The Foes mixer Idea seems cool and good and all that but really not a huge fan of the mix! I think that you should go one wheel size or the other!

    • GTXC4

      I’ll piggy back on that. I’ve tried mixing wheel and tire size and it just isn’t right. The balance and everything is too off, but hey some people (not saying you, making a joke here) are off and we’re attracted to that. To each his own. I run a Yeti SB66 everywhere, so there’s mine.

      Take care,
      -GT

  • Kerrbear

    The top ten are the top ten bikes that are readily available everywhere, sponsor a team, and send around test bikes. These bikes are no doubt great but there are others that are available that are better. It’s too bad enduro/all mountain has race associated with it as that just takes away from the purpose of enjoying the uphills and downhills. No one really enjoys racing, they do it to prove something, earn a living, satisfy their competitive urge, and claim their status place. A bike that gets or needs to be overhauled every run or race is not really a good bike. I’ve biked from NM to CA and CO to the middle of Baja MX mostly offroad….now that’s enduro… when you arrive home with the same components, bearings, and saddle you left on…the same bike that you raced on along the journey. No RMB Pipeline or Orbea Rallon, all those aficionados are busy riding hard on real hills, mountains and trails where racing will never be.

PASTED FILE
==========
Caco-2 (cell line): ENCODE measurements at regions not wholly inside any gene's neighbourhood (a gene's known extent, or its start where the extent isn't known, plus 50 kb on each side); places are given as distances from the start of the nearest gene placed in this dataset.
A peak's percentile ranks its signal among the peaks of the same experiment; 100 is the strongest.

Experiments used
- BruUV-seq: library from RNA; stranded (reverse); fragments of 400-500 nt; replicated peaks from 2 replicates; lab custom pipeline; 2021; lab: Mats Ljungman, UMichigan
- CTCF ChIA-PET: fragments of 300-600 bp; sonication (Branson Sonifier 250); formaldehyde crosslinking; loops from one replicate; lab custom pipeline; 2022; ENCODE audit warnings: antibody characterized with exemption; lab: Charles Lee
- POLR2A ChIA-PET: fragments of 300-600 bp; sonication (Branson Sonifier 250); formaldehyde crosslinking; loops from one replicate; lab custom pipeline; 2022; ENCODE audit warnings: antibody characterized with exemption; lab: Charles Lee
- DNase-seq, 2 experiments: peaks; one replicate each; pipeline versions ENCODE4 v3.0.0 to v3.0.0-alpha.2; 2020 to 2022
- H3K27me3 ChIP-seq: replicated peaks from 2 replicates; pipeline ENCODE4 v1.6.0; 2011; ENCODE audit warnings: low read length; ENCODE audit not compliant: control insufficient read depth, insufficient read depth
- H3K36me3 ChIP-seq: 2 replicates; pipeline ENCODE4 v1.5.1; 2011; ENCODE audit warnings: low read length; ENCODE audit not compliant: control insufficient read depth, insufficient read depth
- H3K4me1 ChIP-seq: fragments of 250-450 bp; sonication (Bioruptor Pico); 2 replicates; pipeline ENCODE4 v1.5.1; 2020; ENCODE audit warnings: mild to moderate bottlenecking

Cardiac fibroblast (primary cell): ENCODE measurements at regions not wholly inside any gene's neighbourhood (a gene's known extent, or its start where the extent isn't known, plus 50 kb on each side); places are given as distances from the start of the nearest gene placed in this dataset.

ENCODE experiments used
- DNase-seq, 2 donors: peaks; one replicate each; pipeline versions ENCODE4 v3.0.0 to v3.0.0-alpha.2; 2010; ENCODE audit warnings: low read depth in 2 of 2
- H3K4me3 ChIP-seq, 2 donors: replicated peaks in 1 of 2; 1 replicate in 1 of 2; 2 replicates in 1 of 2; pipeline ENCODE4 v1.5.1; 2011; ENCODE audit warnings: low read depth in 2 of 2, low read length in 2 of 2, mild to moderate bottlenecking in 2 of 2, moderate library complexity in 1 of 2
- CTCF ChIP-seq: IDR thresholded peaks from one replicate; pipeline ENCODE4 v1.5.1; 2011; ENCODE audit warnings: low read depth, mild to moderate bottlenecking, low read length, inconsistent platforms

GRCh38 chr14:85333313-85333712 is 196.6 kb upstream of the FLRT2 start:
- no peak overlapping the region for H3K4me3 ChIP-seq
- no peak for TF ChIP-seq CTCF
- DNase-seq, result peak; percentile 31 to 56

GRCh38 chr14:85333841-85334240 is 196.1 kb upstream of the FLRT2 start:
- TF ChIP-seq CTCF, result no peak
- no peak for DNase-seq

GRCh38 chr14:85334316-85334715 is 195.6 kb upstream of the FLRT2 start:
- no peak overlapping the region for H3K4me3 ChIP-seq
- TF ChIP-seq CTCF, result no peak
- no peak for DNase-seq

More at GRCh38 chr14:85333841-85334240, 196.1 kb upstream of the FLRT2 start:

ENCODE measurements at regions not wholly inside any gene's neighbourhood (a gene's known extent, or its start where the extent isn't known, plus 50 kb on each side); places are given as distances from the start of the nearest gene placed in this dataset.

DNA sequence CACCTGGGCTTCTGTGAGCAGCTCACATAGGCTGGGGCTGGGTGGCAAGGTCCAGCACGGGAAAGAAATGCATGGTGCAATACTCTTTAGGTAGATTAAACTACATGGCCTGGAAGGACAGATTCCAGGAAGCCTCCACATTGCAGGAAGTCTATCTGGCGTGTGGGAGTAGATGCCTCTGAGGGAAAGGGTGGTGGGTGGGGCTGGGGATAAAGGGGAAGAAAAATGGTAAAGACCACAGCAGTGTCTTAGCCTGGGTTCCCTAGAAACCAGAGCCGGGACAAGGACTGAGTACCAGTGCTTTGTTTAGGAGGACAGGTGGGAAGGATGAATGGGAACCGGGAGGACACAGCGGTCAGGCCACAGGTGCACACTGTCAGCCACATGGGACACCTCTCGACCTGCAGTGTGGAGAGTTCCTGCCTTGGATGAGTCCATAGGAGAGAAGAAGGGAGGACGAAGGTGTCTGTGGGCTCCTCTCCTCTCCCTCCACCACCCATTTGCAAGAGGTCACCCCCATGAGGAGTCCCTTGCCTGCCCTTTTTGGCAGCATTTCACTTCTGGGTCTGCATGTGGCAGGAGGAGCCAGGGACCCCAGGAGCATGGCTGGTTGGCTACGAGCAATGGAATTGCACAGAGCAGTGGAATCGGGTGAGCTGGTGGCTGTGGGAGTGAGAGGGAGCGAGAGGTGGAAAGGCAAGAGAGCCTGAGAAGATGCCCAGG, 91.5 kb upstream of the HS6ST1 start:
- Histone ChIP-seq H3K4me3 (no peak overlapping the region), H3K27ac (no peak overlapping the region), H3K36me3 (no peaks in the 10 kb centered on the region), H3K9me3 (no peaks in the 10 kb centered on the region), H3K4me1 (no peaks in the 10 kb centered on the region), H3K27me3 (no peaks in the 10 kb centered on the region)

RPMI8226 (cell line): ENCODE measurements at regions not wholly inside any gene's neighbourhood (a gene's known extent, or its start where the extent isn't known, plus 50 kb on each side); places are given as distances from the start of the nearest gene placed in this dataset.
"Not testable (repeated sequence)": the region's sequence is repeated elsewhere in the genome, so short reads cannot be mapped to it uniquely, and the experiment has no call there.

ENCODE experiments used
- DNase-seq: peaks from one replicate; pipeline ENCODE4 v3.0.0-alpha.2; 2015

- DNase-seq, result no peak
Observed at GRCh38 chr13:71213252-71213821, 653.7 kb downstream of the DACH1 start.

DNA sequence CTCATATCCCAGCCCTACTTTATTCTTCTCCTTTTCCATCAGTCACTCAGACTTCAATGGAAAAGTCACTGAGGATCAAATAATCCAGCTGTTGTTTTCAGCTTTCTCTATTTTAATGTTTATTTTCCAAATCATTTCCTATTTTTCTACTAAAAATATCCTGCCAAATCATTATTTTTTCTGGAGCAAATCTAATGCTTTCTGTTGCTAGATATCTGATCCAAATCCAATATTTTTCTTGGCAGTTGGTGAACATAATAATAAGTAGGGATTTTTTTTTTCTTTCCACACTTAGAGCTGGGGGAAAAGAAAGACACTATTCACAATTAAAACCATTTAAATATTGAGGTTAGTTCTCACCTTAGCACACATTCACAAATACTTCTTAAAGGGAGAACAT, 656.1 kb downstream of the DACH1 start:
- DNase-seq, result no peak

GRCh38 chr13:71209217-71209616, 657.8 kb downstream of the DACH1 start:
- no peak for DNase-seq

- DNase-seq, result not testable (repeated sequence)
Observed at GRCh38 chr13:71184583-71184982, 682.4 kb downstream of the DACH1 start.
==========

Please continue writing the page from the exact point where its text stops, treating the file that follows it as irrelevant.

• edarnold99018

    Come on Greg, if Mr Paul was helping with this list the GG Megatrail would be on the list.

    • mongwolf

      Oh man, agreed Anthony. We have a 2012 Pivot Firebird in the family. It is like a runaway freight train on the downhills. Unbelievable. And yet, it handles techy steep uphills. The 2012 is a bit heavy for longer rides.

  • Downhill Mike

    No Rocky Mountain Slayer? 170 travel in the front 165 in the back but rides almost like a regular xs full suspension bike on the climbs and like a downhill bike on the descents. Slayer is a legend.